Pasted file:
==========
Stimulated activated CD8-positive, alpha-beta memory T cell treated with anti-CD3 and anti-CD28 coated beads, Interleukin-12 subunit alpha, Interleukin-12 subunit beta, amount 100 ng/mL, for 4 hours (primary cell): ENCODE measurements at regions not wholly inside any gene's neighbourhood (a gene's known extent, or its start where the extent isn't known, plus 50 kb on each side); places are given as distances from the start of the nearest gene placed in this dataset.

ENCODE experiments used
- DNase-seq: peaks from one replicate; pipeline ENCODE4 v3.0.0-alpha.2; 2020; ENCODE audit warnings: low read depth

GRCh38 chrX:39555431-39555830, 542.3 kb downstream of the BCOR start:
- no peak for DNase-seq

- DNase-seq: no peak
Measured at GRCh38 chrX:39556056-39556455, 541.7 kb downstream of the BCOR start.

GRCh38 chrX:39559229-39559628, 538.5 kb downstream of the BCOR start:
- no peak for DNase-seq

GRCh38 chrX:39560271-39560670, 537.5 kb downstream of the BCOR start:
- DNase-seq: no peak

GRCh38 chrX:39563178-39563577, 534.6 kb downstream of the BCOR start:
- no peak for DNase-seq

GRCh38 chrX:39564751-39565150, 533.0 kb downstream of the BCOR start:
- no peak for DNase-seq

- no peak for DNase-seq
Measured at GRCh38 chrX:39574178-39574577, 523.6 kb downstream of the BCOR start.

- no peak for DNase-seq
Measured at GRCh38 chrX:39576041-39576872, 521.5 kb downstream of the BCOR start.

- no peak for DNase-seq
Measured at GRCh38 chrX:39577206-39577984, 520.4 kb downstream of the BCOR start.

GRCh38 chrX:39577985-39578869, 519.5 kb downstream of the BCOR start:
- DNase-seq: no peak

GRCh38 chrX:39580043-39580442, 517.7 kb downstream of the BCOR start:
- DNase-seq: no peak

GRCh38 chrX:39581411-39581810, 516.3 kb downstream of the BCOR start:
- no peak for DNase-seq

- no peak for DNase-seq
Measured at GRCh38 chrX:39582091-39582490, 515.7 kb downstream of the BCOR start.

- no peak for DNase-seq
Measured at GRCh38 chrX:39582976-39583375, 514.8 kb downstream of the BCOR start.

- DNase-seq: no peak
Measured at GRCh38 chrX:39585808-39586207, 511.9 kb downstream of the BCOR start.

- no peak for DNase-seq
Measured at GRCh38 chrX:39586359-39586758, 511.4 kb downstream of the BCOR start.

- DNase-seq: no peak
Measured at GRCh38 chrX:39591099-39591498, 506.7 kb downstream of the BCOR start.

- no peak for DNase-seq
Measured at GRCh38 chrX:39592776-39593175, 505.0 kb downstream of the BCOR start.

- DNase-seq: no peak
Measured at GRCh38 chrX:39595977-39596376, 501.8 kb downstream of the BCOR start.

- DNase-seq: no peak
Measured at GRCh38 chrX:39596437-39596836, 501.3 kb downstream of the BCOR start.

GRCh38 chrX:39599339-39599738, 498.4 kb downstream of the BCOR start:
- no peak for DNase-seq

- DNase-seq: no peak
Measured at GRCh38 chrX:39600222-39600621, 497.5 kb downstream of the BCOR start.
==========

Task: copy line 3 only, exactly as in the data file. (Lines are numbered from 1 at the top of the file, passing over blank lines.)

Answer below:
- DNase-seq: peaks from one replicate; pipeline ENCODE4 v3.0.0-alpha.2; 2020; ENCODE audit warnings: low read depth